Objectives: This study sought to evaluate an imaging approach using technetium-99m sestamibi scintigraphy and positron emission tomography with fluorine-18 fluorodeoxyglucose for assessment of myocardial viability proved by serial quantitative left ventricular angiography. Furthermore, the influence of successful long-term revascularization on functional recovery was studied.
Background: Previous studies using positron emission tomography of myocardial perfusion and metabolism have demonstrated accurate identification of myocardial viability. However, most of these studies used a qualitative or semiquantitative wall motion analysis approach.
Methods: Nuclear imaging with semiquantitative analysis of tracer uptake was performed in 193 patients with regional wall motion abnormalities. Regions were categorized as normal, viable with perfusion/metabolism mismatch, viable without mismatch (intermediate) and scar. Seventy-two of 103 patients with subsequent revascularization underwent follow-up angiography. In 52 of 72 patients, changes in regional wall motion were measured by the centerline method from serial angiography.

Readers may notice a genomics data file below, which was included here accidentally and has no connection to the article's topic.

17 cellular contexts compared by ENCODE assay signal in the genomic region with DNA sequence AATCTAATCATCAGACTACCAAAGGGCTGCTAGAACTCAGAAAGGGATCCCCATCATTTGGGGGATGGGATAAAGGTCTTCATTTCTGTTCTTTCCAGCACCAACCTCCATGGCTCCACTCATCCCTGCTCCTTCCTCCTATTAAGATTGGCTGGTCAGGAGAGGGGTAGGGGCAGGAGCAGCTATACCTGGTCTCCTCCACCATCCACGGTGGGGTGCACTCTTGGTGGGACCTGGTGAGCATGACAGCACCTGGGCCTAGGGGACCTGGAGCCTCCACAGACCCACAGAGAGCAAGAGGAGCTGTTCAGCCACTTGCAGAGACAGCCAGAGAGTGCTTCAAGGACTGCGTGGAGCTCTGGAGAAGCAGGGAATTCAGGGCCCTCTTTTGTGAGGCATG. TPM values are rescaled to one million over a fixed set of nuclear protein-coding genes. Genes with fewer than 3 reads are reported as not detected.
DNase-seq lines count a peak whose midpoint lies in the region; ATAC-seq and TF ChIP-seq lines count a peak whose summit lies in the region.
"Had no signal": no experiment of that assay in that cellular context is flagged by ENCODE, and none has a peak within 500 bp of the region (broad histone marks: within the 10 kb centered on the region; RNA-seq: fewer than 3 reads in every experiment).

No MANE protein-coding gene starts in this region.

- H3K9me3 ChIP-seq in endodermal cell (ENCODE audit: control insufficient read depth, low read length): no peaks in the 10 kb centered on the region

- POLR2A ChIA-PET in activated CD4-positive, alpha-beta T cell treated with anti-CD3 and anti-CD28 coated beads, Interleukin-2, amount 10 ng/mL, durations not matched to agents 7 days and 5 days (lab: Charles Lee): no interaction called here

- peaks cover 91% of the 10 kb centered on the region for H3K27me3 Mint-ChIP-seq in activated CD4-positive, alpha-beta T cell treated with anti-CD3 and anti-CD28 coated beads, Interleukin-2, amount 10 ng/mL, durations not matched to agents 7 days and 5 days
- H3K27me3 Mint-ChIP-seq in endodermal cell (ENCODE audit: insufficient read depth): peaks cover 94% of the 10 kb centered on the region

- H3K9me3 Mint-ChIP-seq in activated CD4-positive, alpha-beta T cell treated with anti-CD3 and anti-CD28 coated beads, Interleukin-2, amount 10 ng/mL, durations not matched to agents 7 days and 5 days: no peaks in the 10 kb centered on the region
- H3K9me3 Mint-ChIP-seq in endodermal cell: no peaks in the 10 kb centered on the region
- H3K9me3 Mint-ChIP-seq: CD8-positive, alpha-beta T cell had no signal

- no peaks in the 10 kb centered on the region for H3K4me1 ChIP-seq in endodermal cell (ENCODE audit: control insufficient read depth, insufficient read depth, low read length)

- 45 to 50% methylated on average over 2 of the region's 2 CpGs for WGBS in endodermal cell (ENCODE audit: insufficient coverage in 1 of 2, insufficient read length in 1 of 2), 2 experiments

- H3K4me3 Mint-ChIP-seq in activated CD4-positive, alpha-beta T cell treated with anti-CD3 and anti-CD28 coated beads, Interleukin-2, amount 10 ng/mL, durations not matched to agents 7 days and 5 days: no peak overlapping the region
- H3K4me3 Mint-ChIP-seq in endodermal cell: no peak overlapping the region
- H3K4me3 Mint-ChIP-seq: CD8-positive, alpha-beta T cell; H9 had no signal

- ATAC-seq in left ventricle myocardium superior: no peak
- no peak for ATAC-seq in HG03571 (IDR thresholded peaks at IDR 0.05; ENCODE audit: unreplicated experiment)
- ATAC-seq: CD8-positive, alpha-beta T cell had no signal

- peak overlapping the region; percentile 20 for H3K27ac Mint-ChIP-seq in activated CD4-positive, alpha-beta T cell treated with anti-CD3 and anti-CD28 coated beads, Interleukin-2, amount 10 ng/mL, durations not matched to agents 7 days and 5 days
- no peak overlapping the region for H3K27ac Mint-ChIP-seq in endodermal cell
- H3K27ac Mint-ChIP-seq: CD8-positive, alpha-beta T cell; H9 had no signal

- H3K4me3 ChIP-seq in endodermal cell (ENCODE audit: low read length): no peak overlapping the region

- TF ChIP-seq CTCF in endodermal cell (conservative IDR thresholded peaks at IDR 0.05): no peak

Results: Wall motion improved in mismatch regions from -2.2 +/- 1.0 to -1.1 +/- 1.4 SD (p < 0.001). In contrast, regions with an intermediate pattern and those with scar did not improve. Restenosis or graft occlusion influenced functional outcome because regions with preoperative mismatch and successful long-term revascularization improved at follow-up (from -2.3 +/- 1.0 to -0.8 +/- 1.4 SD, p < 0.001), whereas wall motion did not change with recurrent hypoperfusion. Metabolic imaging added diagnostic information, particularly in regions with mild and moderate perfusion defects.
Conclusions: This imaging approach allows detection of viability in regions with myocardial dysfunction. Wall motion benefits most in myocardium with perfusion/metabolism mismatch and successful long-term revascularization.